When the anti-gay-marriage amendment passed in my home state of Michigan, the black communities in and around Detroit pretty much reflected the same opinion as the rest of the state. Wayne county (which is mostly Detroit, which is 90% black) voted 54% for the measure while statewide the winning total was 58%, and let me tell you, the California black community is FAR more progressive than the Michigan black community. The black population is no more homophobic than the population as a whole.

risler said...

Also, a very thorough breakdown of the faulty CNN polling methodology and myths about the African American vote on prop 8:

Twill said...

Your post ignores the actual facts of the vote in California. According to the exit polls, white people voted 51% for the prop 8, whereas people of color voted 60% and 70% depending upon ethnicity.

Yes, you have the right to ignore the polls or discount them or stick your finger in your ears and sing "la la la".

On the other hand, you can realize that people get ticked off when courts try to redefine basic cultural institutions without the expressed permission of the people. (Imagine how you would feel if the various state courts suddenly decided that fetuses had all the rights of children, for example.)

In California five years ago, you might have successfully gained a narrowly-worded amendment to allow same-sex marriage. But that was before courts started jumping the gun and the SF mayor ignored existing law and practice and crapped all over the issue. All of which sensitized the public to the issue, polarized the debate and energized the right about the subject.

Instead of getting nasty and calling names like "homophobic", you can work to pursuade the people that gays are not what they ... how do I put this... that the gay pride parade in SF every year--where NAMBLA is allowed to proudly walk alongside other alternative groups as if there were no difference between homosexuality and sex with children-- that that annual parade is not fairly representative of who you are.

It's not a phobia, it's a rational appraisal of how you act. If you aren't capable of making the distinction between the sexual relations of consenting adults and sexual relationships with children, then people have every reason to judge you. Just like they have a reason to judge people who hang around with the KKK.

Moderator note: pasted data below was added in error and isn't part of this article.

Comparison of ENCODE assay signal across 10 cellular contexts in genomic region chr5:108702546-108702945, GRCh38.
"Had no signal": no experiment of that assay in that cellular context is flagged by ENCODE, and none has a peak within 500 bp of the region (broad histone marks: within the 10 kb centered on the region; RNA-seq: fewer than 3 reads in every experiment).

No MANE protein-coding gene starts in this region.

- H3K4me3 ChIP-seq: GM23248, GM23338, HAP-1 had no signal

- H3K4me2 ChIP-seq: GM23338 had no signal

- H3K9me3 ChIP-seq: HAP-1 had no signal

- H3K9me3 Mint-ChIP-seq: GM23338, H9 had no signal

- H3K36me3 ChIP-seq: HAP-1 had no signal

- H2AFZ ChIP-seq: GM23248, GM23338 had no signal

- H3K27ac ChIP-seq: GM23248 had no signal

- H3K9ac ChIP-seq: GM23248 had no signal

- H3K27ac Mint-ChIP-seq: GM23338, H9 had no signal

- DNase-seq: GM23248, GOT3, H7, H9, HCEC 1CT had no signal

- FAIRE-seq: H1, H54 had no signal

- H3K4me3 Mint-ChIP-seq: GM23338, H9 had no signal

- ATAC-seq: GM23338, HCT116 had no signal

So, please consider outreach as opposed to this nastiness that seems to have crept into all left-right discussions over the last four administrations. Yes, vilifying opponents is useful for firming "the base". But it is quite corrosive to the debate, to the fabric of the country, and to your own souls.

Build a bridge instead of a chasm.

Bill Peschel said...

Here's the breakdown of the figures to explain why blacks and Hispanics are being held responsible for Prop 8:

"Relying on Exit Polls are dicey, of course. But according to the Exit Polls, the decisive difference in Proposition 8's passage was two reasons. First, 70% of black voters supported it. There were 10,357,002 votes case on Prop 8. The winning margin was 492,830 votes. And they were 10% of the electorate. So that means there were 1,035,700 votes cast by black voters. That right there provided a difference of 414,280 votes. If I'm doing my math right, that is 84% of the winning margin. There was an article in the Washington Post on this today. A majority of Hispanic voters also supported Proposition 8."

(This is from the Volokh Conspiracy, a highly regarded legal blog.)

In other words, a higher percentage of blacks were against legal unions than other racial groups, and they cover margin by which it passed.

Twill said...

Bill -

You can really only count the *difference* between the white and black percentages as "responsibility", if you were trying to assign blame for the passage, which would be about 200K.

Oh, I see. 207K voted for instead of against, so it's doubled. Gotcha.

Volokh also notes that Married People and People with Minor Children voted like 3-2 or 2-1 for prop 8, which covers over twice the vote difference. This is clearly a cultural thing where people who had young children reasoned differently about the issue than unmarrieds and people without children.